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When the thunder rolls, weather flight is in control

Master Sgt. Mark Bryson, 80th Operations Support Squadron Weather Flight chief

Master Sgt. Mark Bryson, 80th Operations Support Squadron Weather Flight chief, searches for severe weather indicators, May 21, 2019. The 80th OSS Weather Flight’s job at Sheppard Air Force Base, Texas, is to protect personnel and resources by monitoring radar and satellite feeds to forecast weather in a five mile radius around the base. (U.S. Air Force phot by Senior Airman Robert L. McIlrath)

Capt. Gretchen De Blaey, 2nd Lt Kevin Smith and Master Sgt. Mark Bryson, 80th Operations Support Squadron Weather Flight

Capt. Gretchen De Blaey, 2nd Lt Kevin Smith and Master Sgt. Mark Bryson, 80th Operations Support Squadron Weather Flight, search for severe weather indicators, May 21, 2019. The 80th OSS Weather Flight’s job at Sheppard Air Force Base, Texas, is to protect personnel and resources by monitoring radar and satellite feeds to forecast weather in a five mile radius around the base. (U.S. Air Force phot by Senior Airman Robert L. McIlrath)

SHEPPARD AIR FORCE BASE, Texas – For most people, figuring out if a jacket or an umbrella will be needed for the day simply means looking at a smartphone’s weather app and then making a decision. But for the 80th Operations Support Squadron Weather Flight, the decisions made based off a weather forecast involve a lot more pressure.

 

The 80th OSS Weather Flight’s job at Sheppard Air Force Base, Texas, is to protect personnel and resources by monitoring radar and satellite feeds to forecast weather in a five mile radius around the base.

 

“When we first see that we’re expecting a system, we usually start to notice a couple days before,” said Master Sgt. Mark Bryson, 80th OSS Weather Flight chief. “We’ll send an email out to wing leadership saying on this day and this time period, we are expecting significant weather. You might want to start preparing your personnel, equipment and anything that’ll be exposed to this weather. We try to pin down the time as much as we can.”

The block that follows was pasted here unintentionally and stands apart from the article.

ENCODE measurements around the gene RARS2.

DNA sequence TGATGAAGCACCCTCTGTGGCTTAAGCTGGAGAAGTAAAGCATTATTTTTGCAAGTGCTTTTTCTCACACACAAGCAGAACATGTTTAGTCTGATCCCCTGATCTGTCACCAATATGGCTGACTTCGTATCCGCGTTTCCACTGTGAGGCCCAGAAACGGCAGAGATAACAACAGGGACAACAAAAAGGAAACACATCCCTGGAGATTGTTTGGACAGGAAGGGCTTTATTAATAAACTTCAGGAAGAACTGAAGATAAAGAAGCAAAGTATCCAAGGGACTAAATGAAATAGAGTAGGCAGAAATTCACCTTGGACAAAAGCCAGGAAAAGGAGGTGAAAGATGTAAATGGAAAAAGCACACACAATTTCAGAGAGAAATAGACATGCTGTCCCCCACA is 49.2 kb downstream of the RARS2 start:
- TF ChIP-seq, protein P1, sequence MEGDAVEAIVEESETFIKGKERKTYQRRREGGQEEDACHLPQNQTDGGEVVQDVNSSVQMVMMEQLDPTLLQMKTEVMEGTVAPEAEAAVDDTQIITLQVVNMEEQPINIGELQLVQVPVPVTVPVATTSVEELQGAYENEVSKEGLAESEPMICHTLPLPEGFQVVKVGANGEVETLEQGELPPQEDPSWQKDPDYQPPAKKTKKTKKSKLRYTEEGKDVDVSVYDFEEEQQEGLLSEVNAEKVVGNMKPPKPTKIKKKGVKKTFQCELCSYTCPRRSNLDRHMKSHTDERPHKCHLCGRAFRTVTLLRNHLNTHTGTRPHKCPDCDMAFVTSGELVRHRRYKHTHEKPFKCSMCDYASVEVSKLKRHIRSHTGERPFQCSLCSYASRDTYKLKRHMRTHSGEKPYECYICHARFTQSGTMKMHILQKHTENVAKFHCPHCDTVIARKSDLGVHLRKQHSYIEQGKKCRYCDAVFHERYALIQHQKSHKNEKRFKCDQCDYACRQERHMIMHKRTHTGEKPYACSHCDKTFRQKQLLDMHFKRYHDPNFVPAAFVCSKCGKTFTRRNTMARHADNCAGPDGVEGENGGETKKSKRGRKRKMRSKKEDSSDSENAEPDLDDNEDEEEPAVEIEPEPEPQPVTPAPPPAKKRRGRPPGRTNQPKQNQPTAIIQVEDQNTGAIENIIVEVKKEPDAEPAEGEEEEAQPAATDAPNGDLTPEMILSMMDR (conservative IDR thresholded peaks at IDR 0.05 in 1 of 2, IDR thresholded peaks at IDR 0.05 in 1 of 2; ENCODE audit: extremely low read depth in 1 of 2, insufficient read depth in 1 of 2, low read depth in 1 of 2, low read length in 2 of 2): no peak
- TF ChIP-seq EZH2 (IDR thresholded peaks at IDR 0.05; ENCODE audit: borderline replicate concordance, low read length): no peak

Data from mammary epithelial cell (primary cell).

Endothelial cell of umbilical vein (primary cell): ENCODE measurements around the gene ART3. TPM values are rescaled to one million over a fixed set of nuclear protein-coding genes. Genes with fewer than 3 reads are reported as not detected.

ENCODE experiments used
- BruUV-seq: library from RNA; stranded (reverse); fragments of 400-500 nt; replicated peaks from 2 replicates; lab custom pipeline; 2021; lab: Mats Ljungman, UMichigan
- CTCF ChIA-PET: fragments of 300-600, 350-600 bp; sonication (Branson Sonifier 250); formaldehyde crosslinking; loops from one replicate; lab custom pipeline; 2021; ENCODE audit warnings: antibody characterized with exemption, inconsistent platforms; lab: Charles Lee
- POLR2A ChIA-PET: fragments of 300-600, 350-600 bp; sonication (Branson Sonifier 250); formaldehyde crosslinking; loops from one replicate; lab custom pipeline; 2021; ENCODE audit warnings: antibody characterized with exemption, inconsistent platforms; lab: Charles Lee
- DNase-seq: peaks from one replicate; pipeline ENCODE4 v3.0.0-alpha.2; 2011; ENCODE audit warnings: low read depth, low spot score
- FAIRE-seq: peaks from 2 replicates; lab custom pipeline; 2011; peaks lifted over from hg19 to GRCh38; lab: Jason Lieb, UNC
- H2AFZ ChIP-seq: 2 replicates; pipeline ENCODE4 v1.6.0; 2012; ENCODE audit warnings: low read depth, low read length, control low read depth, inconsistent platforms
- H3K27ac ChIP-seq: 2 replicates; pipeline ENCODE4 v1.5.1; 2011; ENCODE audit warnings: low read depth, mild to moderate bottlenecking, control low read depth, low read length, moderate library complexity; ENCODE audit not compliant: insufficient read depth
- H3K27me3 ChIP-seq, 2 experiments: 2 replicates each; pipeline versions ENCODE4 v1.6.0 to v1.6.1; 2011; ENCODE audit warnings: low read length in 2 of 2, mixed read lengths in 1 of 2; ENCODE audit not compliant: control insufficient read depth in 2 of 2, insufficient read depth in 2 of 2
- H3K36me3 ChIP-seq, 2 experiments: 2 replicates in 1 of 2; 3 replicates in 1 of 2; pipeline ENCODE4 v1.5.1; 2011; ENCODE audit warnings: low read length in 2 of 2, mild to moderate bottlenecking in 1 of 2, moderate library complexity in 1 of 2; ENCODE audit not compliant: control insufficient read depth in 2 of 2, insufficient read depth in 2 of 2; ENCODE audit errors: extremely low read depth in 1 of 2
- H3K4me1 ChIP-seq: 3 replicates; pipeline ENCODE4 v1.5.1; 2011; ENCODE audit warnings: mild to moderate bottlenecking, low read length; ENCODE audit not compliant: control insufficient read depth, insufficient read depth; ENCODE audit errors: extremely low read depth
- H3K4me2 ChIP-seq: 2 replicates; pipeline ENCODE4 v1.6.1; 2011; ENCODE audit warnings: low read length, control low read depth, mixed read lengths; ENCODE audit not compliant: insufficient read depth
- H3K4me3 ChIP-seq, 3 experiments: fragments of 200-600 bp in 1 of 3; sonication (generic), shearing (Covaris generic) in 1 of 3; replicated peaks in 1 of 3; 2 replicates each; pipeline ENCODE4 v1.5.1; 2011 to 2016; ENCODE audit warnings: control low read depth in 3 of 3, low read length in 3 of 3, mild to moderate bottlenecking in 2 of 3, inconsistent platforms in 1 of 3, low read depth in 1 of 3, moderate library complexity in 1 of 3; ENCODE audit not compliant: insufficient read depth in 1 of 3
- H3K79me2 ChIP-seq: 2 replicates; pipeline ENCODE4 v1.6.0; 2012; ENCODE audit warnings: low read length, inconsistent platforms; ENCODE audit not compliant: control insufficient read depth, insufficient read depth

When it comes to warnings such as a severe thunderstorm or even a tornado, being right takes a lot of work and faith in themselves and their coworkers.

 
“On the day of, we really focus on our radar and try to catch this stuff as it forms.” Bryson said. “We are trying to forecast this stuff before it hits and even forms and that adds to the difficulty of it. If we waited until these storms formed and were on top of us, we’d be wasting our time.”

Once indicators start appearing on the radar and satellite feeds, the weather flight must decide a course of action.

“If we see those indicators, we have to get the warning out. People’s lives are in jeopardy” Bryson said. “You don’t really have a whole lot of time to sit and wait and go back and forth on a decision.”

The weather flight has a desired lead time of 15 minutes to issue a warning before the expected severe weather is supposed to happen.

“Sometimes we just can’t wait for all these indicators to show up to get that 15 minute lead time before a tornado happens,” said Capt. Gretchen De Blaey, 80th OSS Weather Flight assistant director of operations. “You do want to get it right every time. Few people are very empathetic of that and how hard the Airmen work all day to get it right. When you don’t get it right and every one on base knows it, it’s tough.”

De Blaey talked about the pressures of making the right call with the desired lead time and the potential repercussions if the wrong call is made.

“That’s the pressure we deal with as well, protecting Air Force personnel and assets,” she said. “’Well, do we issue it and have people take shelter or not issue it and then suddenly the storm is right on top of us?’”

Sheppard AFB trains pilots, maintainers and engineers from multiple branches and nations.

When a severe weather warning is issued such as a tornado warning, a shelter in place order is given. This order requires all to stop training and seek cover immediately.

“There are a lot of people out there that have better things to do with their time,” Bryson said. “Commanders need to assure the training gets done. There are student pilots that need to graduate on time, so taking a day or even some time away from that with a false alarm can have a pretty big impact.”

The weather flight makes sure to gather as much information as they can before making the call.

“For severe weather warnings our goal is to have two people looking at the radar to make sure,” Bryson said. “We discuss and go over circumstances with each other and to be on the same page before the warning is issued.”

Once the decision to issue the warning has been made, the 82nd Training Wing Command Post is notified and they disseminate the warning to the base populous as well as sound a warning siren throughout base.

“There’s a lot of trust placed on our shoulders to get it right the best that we can,” Bryson said. “That’s exactly what we do here.”

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